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Pediatric Dentistry

CDA Oasis Webinar: Managing Patients with Enamel Defects

On September 29th, Dr. John O’Keefe held a live webinar on managing patients with enamel defects. His guests were Drs. Nancy Vertel and Melanie Mattson.  Highlights Dr. Nancy Vertel, certified pediatric dentist and Dr. Melanie Mattson, certified orthodontist both from the Vancouver area speak to a live audience about enamel defects in children. Molar incisor hypomineralization issues are more common than practitioners may realize. Enamel defects are important to recognize and effectively manage as they can cause pain due to sensitivity in children. Factors predisposing children to MIH are unclear although different systemic conditions, environmental insults, prenatal and postnatal experiences ...

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What Factors Should You Consider When Restoring Primary Teeth?

Dr. Reza Nouri, Certified Specialist in Pediatric Dentistry in the greater Vancouver area, gives the audience information on restoring primary molars. Highlights Understanding the anatomical differences between permanent and primary molars makes a difference in understanding how to restore the teeth including the type of preparation required as well as the behaviour of the restorative material that will be used to treat the teeth. Dr. Nouri also discusses the indications for unilateral and bilateral space maintainers as well as different types available for use.    

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Tips on Treating Infants and Toddlers in your Practice

In this video, Dr. Reza Nouri gives us practical advice and answers questions he commonly receives from general practitioners regarding the management and treatment of pediatric patients including: What advice do I give parents about infant oral health care? What kind of toothpaste should I use for my infant? What kind of fluoride applications should I use? How do I restore 1° teeth? Watch the video presentation  

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Clinical Tips for Everyday Pediatric and Adolescent Dental Care

Dr. Reza Nouri is a certified specialist in pediatric dentistry, and has been a Clinical Associate Professor in the Faculty of Dentistry at the University of British Columbia since 1994. Highlights Dr. Reza Nouri gives practitioners sage advice about how to help optimize dental health the in the perinatal and infant stages. Good nutrition and its effect on teeth are significant as tooth development starts as early as 5 weeks intrauterine. Similarly, premature birth and low birth weight, as well as smoking and drug abuse by the expecting mother, have detrimental effect on the dentition. Systemic fluoride has neither a preventive nor ...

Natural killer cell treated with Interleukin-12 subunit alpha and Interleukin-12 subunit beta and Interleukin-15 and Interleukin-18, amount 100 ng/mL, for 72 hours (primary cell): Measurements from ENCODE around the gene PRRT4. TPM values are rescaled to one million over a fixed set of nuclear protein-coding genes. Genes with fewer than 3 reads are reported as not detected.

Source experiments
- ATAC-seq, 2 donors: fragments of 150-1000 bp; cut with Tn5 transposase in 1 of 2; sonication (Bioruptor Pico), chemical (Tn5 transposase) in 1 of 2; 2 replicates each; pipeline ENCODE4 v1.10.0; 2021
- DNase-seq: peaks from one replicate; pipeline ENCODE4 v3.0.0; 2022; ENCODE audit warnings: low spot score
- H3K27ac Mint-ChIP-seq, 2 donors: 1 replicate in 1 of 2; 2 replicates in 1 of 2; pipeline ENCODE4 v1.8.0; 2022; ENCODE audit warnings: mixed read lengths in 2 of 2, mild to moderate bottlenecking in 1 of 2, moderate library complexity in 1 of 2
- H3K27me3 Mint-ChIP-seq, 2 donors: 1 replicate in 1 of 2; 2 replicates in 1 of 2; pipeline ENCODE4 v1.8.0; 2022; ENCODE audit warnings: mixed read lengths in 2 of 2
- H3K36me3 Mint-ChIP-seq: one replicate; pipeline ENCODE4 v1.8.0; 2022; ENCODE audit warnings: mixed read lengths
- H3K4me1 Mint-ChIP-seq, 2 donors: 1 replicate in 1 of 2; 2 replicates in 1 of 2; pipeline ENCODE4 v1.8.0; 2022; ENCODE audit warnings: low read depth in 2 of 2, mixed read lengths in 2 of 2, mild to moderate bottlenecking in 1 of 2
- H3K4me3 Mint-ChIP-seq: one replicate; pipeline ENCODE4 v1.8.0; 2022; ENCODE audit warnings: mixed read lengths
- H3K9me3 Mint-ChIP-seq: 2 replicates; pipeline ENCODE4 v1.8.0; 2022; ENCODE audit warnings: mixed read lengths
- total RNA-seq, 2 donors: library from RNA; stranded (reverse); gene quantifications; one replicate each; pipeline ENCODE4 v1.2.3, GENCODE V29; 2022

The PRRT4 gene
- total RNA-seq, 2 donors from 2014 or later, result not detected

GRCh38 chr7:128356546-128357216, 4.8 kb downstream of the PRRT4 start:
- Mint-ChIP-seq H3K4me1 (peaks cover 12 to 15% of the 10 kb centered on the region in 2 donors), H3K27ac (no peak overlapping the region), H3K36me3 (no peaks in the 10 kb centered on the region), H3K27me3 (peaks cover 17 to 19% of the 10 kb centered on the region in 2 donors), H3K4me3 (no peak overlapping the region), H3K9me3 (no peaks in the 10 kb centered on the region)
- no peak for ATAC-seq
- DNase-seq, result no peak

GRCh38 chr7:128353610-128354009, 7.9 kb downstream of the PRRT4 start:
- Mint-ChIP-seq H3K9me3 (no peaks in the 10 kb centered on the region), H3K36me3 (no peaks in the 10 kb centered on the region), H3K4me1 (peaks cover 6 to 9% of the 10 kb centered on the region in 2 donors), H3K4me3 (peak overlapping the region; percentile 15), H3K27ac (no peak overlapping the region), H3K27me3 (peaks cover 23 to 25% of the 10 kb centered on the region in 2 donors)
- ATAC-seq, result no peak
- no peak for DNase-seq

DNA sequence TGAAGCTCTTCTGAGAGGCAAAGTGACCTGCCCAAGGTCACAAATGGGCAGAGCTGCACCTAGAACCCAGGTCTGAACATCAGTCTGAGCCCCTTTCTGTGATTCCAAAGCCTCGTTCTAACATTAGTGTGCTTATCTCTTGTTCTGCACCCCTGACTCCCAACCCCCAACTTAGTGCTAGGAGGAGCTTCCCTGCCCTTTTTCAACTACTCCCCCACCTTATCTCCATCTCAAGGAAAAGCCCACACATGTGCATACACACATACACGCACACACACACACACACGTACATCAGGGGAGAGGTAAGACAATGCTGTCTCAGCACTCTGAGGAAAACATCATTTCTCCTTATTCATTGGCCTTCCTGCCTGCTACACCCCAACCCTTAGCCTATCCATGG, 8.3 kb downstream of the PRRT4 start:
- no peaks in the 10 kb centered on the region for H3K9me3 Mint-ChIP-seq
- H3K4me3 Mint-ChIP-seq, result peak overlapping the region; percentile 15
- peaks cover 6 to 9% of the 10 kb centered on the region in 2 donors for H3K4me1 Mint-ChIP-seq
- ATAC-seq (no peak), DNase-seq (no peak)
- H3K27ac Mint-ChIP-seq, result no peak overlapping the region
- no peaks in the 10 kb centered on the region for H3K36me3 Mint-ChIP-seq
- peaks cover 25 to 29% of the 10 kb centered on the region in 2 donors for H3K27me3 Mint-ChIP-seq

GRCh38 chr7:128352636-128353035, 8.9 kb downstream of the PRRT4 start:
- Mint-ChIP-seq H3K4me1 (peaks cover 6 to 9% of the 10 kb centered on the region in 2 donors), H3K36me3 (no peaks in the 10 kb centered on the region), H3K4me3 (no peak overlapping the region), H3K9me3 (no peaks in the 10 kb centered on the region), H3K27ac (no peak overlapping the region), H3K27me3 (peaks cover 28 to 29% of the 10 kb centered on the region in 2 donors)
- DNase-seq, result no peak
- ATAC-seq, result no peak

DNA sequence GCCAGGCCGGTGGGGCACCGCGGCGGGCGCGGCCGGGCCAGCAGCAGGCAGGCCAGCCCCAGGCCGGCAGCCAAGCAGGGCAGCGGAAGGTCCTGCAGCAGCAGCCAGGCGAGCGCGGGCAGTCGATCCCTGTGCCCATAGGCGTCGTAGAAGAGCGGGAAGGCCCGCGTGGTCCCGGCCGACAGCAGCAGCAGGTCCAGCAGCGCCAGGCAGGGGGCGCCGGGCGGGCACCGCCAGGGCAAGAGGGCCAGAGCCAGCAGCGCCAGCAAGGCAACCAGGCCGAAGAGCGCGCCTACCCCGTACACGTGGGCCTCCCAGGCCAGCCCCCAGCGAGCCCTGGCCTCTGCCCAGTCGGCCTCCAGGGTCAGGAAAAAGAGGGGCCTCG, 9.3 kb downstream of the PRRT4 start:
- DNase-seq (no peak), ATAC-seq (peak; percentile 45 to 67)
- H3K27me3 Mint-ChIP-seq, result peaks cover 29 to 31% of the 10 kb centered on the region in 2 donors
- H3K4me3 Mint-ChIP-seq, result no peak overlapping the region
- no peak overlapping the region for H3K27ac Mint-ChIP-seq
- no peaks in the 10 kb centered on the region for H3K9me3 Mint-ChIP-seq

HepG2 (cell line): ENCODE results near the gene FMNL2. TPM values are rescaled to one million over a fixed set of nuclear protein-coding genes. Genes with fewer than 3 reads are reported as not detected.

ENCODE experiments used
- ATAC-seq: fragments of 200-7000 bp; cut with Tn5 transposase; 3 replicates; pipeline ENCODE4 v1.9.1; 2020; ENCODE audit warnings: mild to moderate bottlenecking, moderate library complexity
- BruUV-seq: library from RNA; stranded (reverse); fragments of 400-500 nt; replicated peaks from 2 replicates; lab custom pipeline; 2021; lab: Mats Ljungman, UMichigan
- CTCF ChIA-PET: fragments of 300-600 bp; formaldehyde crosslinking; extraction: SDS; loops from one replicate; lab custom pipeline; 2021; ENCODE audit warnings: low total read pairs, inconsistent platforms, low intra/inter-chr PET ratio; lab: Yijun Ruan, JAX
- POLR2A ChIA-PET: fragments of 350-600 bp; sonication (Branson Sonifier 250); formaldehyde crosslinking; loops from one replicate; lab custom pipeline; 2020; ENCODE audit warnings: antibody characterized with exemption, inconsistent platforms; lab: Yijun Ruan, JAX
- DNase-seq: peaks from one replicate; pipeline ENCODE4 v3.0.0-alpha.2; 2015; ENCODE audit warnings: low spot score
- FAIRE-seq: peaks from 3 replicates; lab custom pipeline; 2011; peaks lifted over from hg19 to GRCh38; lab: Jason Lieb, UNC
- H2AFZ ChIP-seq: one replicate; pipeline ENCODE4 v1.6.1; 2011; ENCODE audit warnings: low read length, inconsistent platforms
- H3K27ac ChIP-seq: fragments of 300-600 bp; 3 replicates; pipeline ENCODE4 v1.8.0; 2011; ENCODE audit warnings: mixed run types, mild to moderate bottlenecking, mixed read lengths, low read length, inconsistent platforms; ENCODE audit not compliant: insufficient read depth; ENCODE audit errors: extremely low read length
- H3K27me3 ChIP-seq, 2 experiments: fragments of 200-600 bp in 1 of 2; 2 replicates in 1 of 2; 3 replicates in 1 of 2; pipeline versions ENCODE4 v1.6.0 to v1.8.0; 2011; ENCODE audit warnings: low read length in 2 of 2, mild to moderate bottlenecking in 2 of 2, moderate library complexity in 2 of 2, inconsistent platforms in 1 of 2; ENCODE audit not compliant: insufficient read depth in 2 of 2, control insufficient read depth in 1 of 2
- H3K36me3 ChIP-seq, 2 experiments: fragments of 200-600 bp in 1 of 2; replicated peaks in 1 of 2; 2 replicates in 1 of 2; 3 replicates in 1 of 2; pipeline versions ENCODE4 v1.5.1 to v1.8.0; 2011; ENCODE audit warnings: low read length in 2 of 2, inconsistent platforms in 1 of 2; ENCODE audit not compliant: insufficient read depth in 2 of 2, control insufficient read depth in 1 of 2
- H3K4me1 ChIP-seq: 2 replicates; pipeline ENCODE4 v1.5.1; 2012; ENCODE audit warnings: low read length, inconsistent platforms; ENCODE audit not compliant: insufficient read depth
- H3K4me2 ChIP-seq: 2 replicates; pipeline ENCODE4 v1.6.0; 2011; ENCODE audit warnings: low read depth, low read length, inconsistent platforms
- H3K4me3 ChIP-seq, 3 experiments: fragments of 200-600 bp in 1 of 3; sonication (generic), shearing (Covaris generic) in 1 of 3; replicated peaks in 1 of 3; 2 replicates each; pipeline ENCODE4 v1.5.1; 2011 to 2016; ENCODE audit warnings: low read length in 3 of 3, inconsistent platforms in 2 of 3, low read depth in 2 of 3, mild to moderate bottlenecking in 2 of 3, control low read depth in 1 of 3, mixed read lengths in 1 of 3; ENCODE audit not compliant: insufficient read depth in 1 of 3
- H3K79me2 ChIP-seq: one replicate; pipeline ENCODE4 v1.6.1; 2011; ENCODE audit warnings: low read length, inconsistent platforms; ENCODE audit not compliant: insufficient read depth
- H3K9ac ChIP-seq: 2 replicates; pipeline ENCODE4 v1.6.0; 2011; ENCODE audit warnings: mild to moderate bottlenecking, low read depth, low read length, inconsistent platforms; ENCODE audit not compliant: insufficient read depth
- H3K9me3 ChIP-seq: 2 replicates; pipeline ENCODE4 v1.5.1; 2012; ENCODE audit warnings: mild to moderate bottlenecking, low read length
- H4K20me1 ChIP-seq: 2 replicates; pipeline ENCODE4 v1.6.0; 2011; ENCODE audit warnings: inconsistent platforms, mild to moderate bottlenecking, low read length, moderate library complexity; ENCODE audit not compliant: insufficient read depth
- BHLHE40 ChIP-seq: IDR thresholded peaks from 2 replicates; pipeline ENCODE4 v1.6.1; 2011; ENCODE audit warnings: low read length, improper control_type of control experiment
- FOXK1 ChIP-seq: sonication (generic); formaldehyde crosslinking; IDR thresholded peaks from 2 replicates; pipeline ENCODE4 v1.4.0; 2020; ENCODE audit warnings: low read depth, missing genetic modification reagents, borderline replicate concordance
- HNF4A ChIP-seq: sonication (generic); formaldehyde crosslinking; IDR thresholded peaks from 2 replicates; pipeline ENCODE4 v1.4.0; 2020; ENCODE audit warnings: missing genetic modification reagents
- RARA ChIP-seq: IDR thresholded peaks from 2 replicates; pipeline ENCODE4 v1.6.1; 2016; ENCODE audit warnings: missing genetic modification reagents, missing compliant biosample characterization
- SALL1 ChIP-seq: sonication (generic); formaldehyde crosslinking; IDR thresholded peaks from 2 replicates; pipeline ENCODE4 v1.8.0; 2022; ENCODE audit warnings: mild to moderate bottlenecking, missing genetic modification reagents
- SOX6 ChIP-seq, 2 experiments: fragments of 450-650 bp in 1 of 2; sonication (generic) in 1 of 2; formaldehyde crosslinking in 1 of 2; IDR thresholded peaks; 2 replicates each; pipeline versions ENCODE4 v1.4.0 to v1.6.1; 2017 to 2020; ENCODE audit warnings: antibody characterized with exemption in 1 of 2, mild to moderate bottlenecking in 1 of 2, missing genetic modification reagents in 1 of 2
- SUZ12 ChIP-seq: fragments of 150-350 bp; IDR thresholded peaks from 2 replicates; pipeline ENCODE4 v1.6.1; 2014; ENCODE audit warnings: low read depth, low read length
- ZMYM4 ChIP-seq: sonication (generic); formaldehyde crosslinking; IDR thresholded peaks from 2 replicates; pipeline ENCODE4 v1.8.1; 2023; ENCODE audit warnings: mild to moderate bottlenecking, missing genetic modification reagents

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51 Million Missed School Hours: a Myth? Dr. Burton Edelstein

Highlights 51 million is an all-too often cited statistic relating to the number of missed school hours amongst the population of US children. But what does this number really reflect? The study by Edelstein and Reisine found that searching for “51 million missed school hours for children” results in a wide range of material related to pediatric oral health. This, itself, contributes to the misinterpretation or misunderstanding of the social implications of children’s oral health. With respect to missed school hours, 51 million really represents less than 1/10 of one percent of the total numbers of hours that children spend ...

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What are some dental considerations in managing pediatric patients with leukemia?

Commentary by Dr. Mike Casas, Sickkids Hospital, University of Toronto For children with leukemia, the oral cavity can be a source of bleeding and infection as a consequence of leukemia or the chemotherapy prescribed to treat it. Good oral health can mitigate the risks of leukemia and chemotherapy as well as improve oral comfort during therapy. Kholoud et al. recommend treating all teeth likely to produce complications 10-14 days prior to chemotherapy. Oncology teams are unlikely to wait to start chemotherapy until after the mouth is optimized. Improved outcomes for leukemia have been demonstrated for patients receiving expedited chemotherapy. It ...

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Do I have to treat a discoloured primary tooth?

When a primary tooth discolours and turns grayish, it is usually secondary to a traumatic episode. The discolouration indicates a necrotic pulp or that hemorrhaging has occurred and entered the dentinal tubules and can appear within a month of the original injury. The tooth may exhibit a light gray colour initially but may progressively darken. Occasionally, the tooth may present with a yellowish colour due to calcific degeneration of the pulpal tissues. Treatment of these teeth is not always indicated unless there is evidence of pathology. As such, appropriate examination and follow-up is necessary in these cases. Source: Dental Secrets, ...

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Are diastemas normal and when should I consider diastema closure?

Midline diastemas in the primary dentition are common. They are usually associated with a thick maxillary frenum attachment and do not warrant treatment. However, clinicians should appropriately assess large midline diastemas in the primary dentition to rule out the presence of supernumerary teeth. In the permanent dentition, maxillary central incisors erupt buccal to the primary centrals and their eruption often creates a midline space. However, as the lateral incisors erupt, the space tends to close and complete closure of this space occurs once the permanent canines erupt. If there is any remaining midline space, this can be addressed orthodontically or ...

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